9.  FreePDFConverter.  I use this one a lot.  FreePDFConverter allows me to cleanly convert and Office document to PDF (with working hyperlinks).  It also lets me convert a PDF to Word, which can be a real timesaver if you need a form or otherwise need a document you can edit and you only have a pdf version.  Granted, you might have software that does this on your work laptop but there may be times when you do not have your laptop with you or you’re working with someone who does not have the right software.  If so, this free service can be a lifesaver!  The downside is that the free version only allows you to convert one document every 60 minutes.  If you need to do more than that, you either have to wait or you can upgrade to the paid version which – in an “emergency” – would be worth the $9 USD for a month-long membership.

10.  Zapier.  This is a really slick app that connects the apps and programs you use every day.  For example, you can use Zapier take a “trigger” (e.g., a new email with an attachment) to take an action (save the email attachment into Box) and additional actions (alert you in Slack that you have a new document in Box).  The combinations are almost endless.  It works with over 750 apps, including SalesForce, Facebook, Gmail, Google Sheets, Twitter, Marketo, Evernote, Office 365, and with more on the way like Outlook.com and iPhone.  Here are some additional ideas on how to use Zapier from the website:

  • Automate your social media presence by sending new RSS items to Facebook as posts
  • Keep projects organized by copying new Trello cards into Evernote
  • Stay in touch with prospects by adding form respondents from Typeform to your mailing list in MailChimp
  • Make sure your team never misses a meeting by notifying a channel in Slack of upcoming Google Calendar events

There is an online book with over 350 “Zap” combinations to get you started (click here).  Zapier is similar to IfThisThenThat (IFTTT) which made my 2016 Cool Tech list.  My experience is IFTTT is easier to use but Zapier allows you to do more complex linking of apps and programs and is aimed more at business users.  Ultimately, it depends on what you’re trying to accomplish.  Click here for a YouTube video on Zapier.

*****

There is so much “Cool Tech” out there that it’s difficult to even scratch the surface when limited to “10.”  If I had to name a few “honorable mentions” I would go with:

  • Poll Everywhere – allows you to insert live interactive polling into presentations, which can really give you some extra “oomph” when presenting
  • Expert Fee Calculator – lets you get a good estimate on the good of an expert witness broken down by category/type and geography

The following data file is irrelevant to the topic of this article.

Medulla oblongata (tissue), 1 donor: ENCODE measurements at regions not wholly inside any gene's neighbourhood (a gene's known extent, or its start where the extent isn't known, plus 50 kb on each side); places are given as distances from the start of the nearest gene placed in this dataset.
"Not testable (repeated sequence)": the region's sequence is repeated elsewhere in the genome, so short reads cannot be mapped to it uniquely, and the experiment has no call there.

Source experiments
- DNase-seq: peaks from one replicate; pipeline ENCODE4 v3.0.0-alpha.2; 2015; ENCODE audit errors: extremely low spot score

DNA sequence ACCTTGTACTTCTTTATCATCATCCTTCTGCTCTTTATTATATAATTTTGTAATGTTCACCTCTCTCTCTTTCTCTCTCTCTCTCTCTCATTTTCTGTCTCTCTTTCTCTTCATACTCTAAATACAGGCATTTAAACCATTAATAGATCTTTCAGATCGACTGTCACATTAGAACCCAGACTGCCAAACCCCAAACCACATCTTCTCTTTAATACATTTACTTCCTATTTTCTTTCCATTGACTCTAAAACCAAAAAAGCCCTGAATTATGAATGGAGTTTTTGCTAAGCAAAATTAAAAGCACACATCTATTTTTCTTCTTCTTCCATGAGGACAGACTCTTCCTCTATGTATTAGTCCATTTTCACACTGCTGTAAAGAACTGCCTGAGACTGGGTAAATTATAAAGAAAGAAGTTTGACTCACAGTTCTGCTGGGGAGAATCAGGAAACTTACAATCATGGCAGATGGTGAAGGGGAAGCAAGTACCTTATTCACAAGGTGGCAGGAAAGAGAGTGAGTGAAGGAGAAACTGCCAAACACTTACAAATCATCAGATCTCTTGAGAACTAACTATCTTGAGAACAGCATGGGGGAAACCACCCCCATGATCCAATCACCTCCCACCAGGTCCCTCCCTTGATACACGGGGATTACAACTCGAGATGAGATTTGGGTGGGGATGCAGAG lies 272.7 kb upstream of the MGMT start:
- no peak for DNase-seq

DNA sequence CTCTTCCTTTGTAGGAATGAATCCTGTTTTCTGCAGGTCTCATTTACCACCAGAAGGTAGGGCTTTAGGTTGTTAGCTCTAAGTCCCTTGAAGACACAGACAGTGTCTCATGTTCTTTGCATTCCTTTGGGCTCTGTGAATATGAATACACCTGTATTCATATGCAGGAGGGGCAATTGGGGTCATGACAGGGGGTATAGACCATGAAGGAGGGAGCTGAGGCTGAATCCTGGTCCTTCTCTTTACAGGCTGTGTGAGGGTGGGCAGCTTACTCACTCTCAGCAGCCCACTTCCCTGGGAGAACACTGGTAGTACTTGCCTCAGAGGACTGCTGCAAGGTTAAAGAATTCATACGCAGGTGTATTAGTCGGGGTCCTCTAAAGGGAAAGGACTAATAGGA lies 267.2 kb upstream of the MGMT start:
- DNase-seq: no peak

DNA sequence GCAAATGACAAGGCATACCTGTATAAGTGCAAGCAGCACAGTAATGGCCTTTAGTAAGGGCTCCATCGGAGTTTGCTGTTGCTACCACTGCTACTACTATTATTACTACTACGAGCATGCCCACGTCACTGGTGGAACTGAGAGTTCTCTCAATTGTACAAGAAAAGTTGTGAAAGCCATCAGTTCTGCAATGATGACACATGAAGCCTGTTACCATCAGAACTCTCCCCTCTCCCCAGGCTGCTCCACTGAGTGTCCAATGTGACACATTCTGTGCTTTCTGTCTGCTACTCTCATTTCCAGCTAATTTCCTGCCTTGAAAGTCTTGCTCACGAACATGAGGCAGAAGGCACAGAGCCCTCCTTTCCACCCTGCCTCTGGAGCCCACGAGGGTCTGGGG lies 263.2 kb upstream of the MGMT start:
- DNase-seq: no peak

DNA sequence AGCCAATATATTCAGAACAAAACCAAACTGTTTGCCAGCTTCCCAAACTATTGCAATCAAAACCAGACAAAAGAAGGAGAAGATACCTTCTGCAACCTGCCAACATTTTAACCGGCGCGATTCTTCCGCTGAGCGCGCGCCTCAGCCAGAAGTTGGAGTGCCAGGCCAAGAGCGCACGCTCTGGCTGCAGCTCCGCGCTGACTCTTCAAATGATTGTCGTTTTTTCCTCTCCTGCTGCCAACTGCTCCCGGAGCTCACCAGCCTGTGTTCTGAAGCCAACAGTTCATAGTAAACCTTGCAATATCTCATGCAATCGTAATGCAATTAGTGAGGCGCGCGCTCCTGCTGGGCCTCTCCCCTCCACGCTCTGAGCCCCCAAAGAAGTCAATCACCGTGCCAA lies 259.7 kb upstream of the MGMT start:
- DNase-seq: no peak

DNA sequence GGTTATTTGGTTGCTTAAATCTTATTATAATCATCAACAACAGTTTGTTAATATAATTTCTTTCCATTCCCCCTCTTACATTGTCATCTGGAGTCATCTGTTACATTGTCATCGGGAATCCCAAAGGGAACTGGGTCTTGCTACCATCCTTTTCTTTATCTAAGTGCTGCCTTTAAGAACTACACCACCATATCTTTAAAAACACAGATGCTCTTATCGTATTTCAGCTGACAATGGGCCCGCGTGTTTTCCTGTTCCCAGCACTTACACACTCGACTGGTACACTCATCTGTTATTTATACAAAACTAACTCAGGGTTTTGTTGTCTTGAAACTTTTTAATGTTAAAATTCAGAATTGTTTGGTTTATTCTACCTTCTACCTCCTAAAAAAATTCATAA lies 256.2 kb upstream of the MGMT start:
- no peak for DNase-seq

• PDF Expert – if you have a Mac, iPad, or iPhone this is hands down the best pdf editing tool out there.  You can also use it to fill in forms and sign PDF documents

I could keep going, but that’s better left for my Cool Tech 2018 edition.  The good news is you can explore all of these ideas and see what works best for you or your team. Hopefully, there is one good piece of technology here for you.  Or, you can search on your own and see what cool tech you uncover.  If you find something awesome, let me know.  It might make next year’s list!

Sterling Miller

August 31, 2017

Ten Things You Need to Know as In-House Counsel: Practical Advice and Successful Strategies is now available for sale.  Described by the American Bar Association as “The one book all in-house counsel need to own!”  Click here for details on how to order.  Perfect for your library, or as a gift to clients or members of the legal department (or your next legal offsite).

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Follow me on Twitter @10ThingsLegal and LinkedIn where I post articles and stories of interest to in-house counsel daily.  

If you find this blog useful, please click “follow” in the top right and you will get all new editions emailed to you directly.  “Ten Things” is not legal advice nor legal opinion and represents my views only.  It is intended to provide practical tips and references to the busy in-house practitioner and other readers. If you have questions or comments, please contact me at sterling.miller@sbcglobal.net.

My first book, “The Evolution of Professional Football,” is available for sale on Amazon and at www.SterlingMillerBooks.com.

College football starts for real on Saturday, September 2.  Go Cornhuskers!